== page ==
Now that’s organized!
Some churches I’ve served had guidelines for building use by outsiders; details for weddings and funerals were clearly spelled out. Other churches left decisions up the minister.
I’ve always assumed if you were a church member, you had no “obligation” to pay. I was your pastor. For others, I often asked that people pay me what they could, but to make the check for the Pastor’s Discretionary Fund. Wedding and funeral “income” contributed to the church’s support for those in need.
If you’re a pastor reading this, what do you charge? Does it matter if the person is a church member? Does it matter if it’s a fancy wedding or a simple graveside service?
If you’re a layperson, how much do you think pastors should be paid for a wedding or funeral?
Along with thirteen bucks, I’ve been paid with:
- A case of beer.
- Bottles of wine.
- A plate of cookies.
- Nothing (at times intentionally, other times . . . not!)
- Lovely notes.
- Gift certificates to restaurants.
- A couple of twenty-dollar bills warm from an ATM.
- $1,000 check.
What am I worth as a pastor? How often have I said, and meant every word, pay me what you are able? Is it fair to put the decision back on those seeking my services?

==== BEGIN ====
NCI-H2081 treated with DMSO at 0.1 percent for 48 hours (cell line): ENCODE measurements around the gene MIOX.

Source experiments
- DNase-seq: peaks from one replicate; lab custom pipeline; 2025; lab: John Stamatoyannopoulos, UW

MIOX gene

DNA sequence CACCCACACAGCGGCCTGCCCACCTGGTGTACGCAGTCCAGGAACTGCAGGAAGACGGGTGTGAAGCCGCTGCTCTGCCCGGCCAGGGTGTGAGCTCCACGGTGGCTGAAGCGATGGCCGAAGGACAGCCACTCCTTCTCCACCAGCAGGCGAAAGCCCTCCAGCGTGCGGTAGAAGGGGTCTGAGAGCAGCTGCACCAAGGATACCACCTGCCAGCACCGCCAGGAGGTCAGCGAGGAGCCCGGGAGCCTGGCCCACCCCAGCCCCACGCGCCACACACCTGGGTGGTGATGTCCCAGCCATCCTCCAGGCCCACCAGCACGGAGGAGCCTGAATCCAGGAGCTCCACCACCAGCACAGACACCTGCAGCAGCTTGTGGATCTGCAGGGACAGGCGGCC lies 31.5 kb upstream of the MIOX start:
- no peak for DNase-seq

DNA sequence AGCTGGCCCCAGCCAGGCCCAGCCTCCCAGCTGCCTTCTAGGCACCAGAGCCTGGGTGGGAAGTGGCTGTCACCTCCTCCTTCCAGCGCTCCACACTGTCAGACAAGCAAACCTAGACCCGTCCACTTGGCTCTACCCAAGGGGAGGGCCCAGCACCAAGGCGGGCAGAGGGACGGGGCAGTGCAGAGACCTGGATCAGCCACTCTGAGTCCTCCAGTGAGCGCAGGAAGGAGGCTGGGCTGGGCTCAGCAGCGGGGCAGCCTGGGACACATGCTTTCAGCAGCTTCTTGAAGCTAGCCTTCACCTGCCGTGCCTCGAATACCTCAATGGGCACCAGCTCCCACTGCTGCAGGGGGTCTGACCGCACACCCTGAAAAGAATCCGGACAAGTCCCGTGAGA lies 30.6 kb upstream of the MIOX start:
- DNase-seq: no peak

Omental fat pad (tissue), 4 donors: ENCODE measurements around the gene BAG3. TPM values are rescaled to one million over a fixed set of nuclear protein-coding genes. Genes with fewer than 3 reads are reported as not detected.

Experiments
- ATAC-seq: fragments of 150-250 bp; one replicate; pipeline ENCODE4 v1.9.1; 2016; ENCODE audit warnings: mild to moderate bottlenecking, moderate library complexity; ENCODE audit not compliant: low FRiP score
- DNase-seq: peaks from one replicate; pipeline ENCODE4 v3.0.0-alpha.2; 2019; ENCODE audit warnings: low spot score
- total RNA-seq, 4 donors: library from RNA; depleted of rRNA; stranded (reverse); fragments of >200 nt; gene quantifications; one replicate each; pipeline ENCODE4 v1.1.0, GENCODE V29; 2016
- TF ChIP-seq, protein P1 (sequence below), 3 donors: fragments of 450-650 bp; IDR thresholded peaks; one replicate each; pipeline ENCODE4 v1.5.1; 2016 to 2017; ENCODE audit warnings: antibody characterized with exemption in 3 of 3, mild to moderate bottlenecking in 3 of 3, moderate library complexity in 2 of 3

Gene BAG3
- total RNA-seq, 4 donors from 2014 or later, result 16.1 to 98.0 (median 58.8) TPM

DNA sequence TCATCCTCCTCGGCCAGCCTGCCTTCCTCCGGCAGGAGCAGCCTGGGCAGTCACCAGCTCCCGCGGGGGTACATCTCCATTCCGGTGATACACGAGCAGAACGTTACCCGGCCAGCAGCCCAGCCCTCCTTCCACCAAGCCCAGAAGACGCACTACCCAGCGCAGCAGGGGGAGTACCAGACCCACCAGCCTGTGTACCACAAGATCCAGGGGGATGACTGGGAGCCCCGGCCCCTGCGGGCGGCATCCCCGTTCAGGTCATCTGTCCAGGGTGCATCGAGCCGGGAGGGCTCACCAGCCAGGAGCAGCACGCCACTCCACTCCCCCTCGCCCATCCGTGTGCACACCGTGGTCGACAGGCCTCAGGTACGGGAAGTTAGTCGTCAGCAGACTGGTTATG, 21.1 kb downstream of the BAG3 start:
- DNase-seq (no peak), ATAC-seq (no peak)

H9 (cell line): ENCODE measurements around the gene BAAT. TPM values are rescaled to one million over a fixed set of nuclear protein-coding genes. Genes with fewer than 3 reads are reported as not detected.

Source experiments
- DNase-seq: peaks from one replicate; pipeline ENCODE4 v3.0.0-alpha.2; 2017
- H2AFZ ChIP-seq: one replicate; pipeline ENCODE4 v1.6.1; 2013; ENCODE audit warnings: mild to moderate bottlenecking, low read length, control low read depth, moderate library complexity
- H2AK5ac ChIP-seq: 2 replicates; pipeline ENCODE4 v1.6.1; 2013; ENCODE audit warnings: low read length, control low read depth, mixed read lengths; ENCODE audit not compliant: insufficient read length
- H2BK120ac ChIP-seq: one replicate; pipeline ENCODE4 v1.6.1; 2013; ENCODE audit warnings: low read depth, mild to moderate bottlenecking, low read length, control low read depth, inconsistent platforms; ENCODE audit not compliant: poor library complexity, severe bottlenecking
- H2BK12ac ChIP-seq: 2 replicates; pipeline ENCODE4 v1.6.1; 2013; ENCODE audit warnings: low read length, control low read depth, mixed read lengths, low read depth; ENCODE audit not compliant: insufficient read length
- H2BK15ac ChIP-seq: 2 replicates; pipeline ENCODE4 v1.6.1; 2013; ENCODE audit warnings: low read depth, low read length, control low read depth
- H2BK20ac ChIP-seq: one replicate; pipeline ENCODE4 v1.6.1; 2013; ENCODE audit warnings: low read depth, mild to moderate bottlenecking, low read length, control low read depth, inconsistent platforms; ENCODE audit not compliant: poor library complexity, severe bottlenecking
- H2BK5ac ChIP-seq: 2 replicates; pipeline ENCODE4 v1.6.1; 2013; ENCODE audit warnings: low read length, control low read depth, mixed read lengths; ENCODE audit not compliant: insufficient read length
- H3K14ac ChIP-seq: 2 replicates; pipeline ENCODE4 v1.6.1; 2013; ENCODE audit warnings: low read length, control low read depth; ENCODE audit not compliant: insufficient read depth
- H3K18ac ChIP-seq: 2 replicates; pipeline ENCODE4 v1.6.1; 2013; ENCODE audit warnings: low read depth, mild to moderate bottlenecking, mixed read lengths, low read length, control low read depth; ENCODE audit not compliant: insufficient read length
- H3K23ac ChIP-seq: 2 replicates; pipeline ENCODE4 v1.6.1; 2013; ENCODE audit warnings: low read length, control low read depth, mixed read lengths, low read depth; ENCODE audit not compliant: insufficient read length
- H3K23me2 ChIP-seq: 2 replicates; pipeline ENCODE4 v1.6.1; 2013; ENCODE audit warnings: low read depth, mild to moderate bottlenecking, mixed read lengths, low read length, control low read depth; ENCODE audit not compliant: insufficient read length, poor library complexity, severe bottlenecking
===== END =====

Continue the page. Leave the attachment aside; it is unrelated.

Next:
Occasionally, I’ve thumbed through magazines devoted to “perfect weddings” and found nothing—or nearly nothing—on the clergy’s role. Weddings involve fancy clothes, exquisite food, memorable honeymoons, and . . . oops! Does anyone know someone who can do the ceremony? Now, in a lot of places, anyone can legally marry the couple. Complete an online form or two and you’re ready to say, “Dearly beloved, we are gathered here today . . .”
And yet people who aren’t part of churches, or who simply wish to do what is right, want to know how much to pay for “services rendered.”
- This is my best answer: ask the person doing the ceremony. Don’t be shy!
- My second-best answer: based on what you can pay, overpay her or him! (Hey, I’m biased and most clergy aren’t getting rich!)
- My third-best answer: give yourself.
Which is to say with #3, tucked in my desk, are notes thanking me for being a part of a person’s life during a wedding or funeral. Or thanking me for a sermon that touched their heart or a prayer in a hospital shared during a crisis. Personal notes are treasures.
And that case of beer on the list of what I’ve been paid? Years ago, I had next-door neighbors barely making ends meet. We had some fun (and cheap) dinners together. We swapped stories about this and that, including the beer I enjoyed drinking after a backpack. They asked me to marry them. It was a simple, lovely ceremony. And because their finances were tight, I got a case of my favorite brew. Back then, it likely cost a Hamilton, give or take a few nickels.
I’ve done bunches of weddings. I still think about the couple that lived in the apartment next door and their generosity.
* My earlier “popular” post about paying pastors is HERE.
Image is actor Rowan Atkinson from 1994’s “Four Weddings and a Funeral”